Simon Goh opened Chinta Ria: Temple of Love in Cockle Bay Wharf in 1997. Over the next 18 years, until its closure in 2015, the restaurant – and its three-metre-tall buddha watching over diners as they ate – imprinted itself firmly in Sydney’s dining scene. While the buddha may have been absent from a dining room for the past five years, Goh has graced plenty of them, opening Chinta Ria: Mood For Love in Westfield Sydney in 2011 (it closed last year) and Chinta Kechil in Double Bay in 2014.
But just when he thought that running Chinta Kechil was enough to keep him busy, he was offered the chance to open yet another spin-off of the concept, as part of the much-hyped Darling Square precinct in Haymarket. And this time he’s brought back that giant laughing buddha – though it takes up far more of the intimate new restaurant’s floor space than it did in its original, much larger home.
“The primary reason why I’m doing what I’m doing is because the people who followed Chinta Ria are now parents and I want to create this sense of nostalgia for them,” Goh tells Broadsheet. “This Chinta will also be kind of a retrospective of all the years I’ve been in business.”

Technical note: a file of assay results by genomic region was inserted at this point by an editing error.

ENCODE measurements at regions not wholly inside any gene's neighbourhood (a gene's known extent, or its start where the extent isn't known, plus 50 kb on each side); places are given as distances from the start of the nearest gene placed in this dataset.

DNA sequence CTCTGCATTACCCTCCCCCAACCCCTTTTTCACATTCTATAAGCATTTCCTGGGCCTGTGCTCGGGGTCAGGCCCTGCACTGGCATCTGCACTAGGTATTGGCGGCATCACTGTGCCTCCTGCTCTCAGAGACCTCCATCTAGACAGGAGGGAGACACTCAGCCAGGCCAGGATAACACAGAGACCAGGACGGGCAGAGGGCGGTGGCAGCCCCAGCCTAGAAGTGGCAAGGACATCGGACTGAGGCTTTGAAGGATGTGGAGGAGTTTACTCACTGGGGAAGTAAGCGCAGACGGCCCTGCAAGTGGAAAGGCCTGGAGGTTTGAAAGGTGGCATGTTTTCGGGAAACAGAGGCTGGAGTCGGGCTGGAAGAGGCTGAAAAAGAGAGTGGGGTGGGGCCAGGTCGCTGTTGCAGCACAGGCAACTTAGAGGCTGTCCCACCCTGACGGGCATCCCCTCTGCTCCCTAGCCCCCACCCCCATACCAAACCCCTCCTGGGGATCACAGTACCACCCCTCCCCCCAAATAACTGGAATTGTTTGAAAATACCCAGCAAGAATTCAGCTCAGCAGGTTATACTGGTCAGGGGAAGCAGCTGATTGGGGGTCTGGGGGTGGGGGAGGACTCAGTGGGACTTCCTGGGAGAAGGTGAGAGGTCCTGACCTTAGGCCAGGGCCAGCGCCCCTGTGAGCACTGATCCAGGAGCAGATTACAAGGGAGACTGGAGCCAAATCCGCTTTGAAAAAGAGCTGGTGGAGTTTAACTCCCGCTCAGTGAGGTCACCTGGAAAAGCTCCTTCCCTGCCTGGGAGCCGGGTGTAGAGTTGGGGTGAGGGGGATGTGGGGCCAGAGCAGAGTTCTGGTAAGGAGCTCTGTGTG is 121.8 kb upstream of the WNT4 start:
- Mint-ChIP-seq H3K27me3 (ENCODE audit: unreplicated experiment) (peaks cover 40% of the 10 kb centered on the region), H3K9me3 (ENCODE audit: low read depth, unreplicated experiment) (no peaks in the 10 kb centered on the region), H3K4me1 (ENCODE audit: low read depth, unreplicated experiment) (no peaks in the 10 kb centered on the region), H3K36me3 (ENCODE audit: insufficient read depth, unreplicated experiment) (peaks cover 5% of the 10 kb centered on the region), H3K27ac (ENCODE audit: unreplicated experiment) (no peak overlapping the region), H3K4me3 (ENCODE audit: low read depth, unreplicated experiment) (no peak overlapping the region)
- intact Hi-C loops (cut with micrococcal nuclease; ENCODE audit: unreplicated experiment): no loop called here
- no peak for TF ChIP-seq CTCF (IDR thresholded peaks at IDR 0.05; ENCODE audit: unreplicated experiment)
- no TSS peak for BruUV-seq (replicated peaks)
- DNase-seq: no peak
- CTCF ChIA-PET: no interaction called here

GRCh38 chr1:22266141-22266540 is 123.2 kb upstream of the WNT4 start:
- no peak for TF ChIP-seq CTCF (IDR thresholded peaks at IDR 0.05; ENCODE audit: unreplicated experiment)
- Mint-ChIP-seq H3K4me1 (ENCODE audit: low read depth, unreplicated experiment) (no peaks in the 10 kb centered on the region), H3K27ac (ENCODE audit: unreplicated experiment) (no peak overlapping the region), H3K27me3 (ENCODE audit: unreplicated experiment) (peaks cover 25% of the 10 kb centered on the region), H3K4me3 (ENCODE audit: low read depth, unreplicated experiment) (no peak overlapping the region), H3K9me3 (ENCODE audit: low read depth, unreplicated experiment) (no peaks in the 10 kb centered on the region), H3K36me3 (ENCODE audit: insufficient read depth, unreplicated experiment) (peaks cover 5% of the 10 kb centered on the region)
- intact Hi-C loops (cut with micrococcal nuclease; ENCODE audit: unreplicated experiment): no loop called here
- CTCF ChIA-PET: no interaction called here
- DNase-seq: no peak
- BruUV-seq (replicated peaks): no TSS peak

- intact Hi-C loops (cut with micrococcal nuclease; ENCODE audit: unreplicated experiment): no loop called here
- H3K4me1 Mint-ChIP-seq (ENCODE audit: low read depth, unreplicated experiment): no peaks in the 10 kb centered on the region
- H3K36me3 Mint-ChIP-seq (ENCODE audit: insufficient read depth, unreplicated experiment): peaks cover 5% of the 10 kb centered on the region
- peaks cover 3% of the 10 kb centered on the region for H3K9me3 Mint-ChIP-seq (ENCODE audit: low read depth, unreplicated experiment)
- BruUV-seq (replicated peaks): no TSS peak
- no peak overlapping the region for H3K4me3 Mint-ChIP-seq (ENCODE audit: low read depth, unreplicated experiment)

The menu has plenty of Malaysian home-style comfort foods such as curry laksa, Hainan chicken, char kway teow, rendang beef, gado-gado and chilli crab. There’s also Royal Prawns, involving a crisp noodle ball and king prawns dressed in a ginger and shallot gravy.
Signature dishes from the original Chinta Ria menu have also made a comeback, including Satchmo’s Squid (named after Louis Armstrong, whose nickname was Satchmo), a whole squid lightly battered then sautéed in a sweet tamarind sauce; and King Toh beef made with beef strips stir-fried in a “special” sauce with onion and carrots.
Goh say diners can request off-the-menu dishes in advance, too. “I don’t want to make the menu too complicated. I want a menu that is easy to read, and if you so happen to like something, you can tell us and my chef can cook it up for you,” he says. “We have young chefs and they are very innovative. We don’t want to put everything on the menu … it’s better to be more spontaneous.”
The restaurateur has worked with Melbourne-based Wayne Finschi (who designed the original Chinta Ria) to shape the interior into something that’s “nostalgic, earthy, and funky”.
An open kitchen gives diners full view of the cooks’ line, and the dining room is decorated in bold black and red, with porcelain vases decorating the counter and lanterns hanging in the front window.